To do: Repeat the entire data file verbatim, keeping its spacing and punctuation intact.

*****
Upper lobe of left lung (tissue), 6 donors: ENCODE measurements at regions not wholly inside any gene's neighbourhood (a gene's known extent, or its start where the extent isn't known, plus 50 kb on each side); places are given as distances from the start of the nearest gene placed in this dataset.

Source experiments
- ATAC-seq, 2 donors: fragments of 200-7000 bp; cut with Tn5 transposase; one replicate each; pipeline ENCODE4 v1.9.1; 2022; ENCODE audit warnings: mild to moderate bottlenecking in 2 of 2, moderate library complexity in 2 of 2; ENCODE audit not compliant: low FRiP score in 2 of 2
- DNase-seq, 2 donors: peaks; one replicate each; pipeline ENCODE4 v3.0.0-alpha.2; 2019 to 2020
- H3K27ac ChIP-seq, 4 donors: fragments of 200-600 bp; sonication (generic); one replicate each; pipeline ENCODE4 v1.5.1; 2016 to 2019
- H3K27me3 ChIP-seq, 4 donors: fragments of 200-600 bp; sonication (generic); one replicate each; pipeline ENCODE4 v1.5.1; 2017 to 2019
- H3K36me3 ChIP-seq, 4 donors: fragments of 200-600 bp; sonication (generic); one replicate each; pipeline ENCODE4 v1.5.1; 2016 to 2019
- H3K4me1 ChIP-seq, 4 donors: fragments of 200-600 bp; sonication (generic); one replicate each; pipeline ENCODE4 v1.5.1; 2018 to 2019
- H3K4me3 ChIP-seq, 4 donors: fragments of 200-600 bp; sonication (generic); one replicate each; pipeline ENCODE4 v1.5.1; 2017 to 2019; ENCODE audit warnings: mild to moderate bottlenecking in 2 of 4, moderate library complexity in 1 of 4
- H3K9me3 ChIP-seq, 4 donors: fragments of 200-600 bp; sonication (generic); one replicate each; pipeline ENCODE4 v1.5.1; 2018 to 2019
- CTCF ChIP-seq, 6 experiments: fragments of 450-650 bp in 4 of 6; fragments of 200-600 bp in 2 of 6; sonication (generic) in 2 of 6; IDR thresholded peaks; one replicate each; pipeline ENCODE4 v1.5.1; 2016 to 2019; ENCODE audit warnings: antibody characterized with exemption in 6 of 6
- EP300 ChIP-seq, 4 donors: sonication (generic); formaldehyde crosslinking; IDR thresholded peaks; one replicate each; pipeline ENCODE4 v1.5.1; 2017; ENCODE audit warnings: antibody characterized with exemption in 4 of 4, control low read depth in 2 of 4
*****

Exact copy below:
Upper lobe of left lung (tissue), 6 donors: ENCODE measurements at regions not wholly inside any gene's neighbourhood (a gene's known extent, or its start where the extent isn't known, plus 50 kb on each side); places are given as distances from the start of the nearest gene placed in this dataset.

Source experiments
- ATAC-seq, 2 donors: fragments of 200-7000 bp; cut with Tn5 transposase; one replicate each; pipeline ENCODE4 v1.9.1; 2022; ENCODE audit warnings: mild to moderate bottlenecking in 2 of 2, moderate library complexity in 2 of 2; ENCODE audit not compliant: low FRiP score in 2 of 2
- DNase-seq, 2 donors: peaks; one replicate each; pipeline ENCODE4 v3.0.0-alpha.2; 2019 to 2020
- H3K27ac ChIP-seq, 4 donors: fragments of 200-600 bp; sonication (generic); one replicate each; pipeline ENCODE4 v1.5.1; 2016 to 2019
- H3K27me3 ChIP-seq, 4 donors: fragments of 200-600 bp; sonication (generic); one replicate each; pipeline ENCODE4 v1.5.1; 2017 to 2019
- H3K36me3 ChIP-seq, 4 donors: fragments of 200-600 bp; sonication (generic); one replicate each; pipeline ENCODE4 v1.5.1; 2016 to 2019
- H3K4me1 ChIP-seq, 4 donors: fragments of 200-600 bp; sonication (generic); one replicate each; pipeline ENCODE4 v1.5.1; 2018 to 2019
- H3K4me3 ChIP-seq, 4 donors: fragments of 200-600 bp; sonication (generic); one replicate each; pipeline ENCODE4 v1.5.1; 2017 to 2019; ENCODE audit warnings: mild to moderate bottlenecking in 2 of 4, moderate library complexity in 1 of 4
- H3K9me3 ChIP-seq, 4 donors: fragments of 200-600 bp; sonication (generic); one replicate each; pipeline ENCODE4 v1.5.1; 2018 to 2019
- CTCF ChIP-seq, 6 experiments: fragments of 450-650 bp in 4 of 6; fragments of 200-600 bp in 2 of 6; sonication (generic) in 2 of 6; IDR thresholded peaks; one replicate each; pipeline ENCODE4 v1.5.1; 2016 to 2019; ENCODE audit warnings: antibody characterized with exemption in 6 of 6
- EP300 ChIP-seq, 4 donors: sonication (generic); formaldehyde crosslinking; IDR thresholded peaks; one replicate each; pipeline ENCODE4 v1.5.1; 2017; ENCODE audit warnings: antibody characterized with exemption in 4 of 4, control low read depth in 2 of 4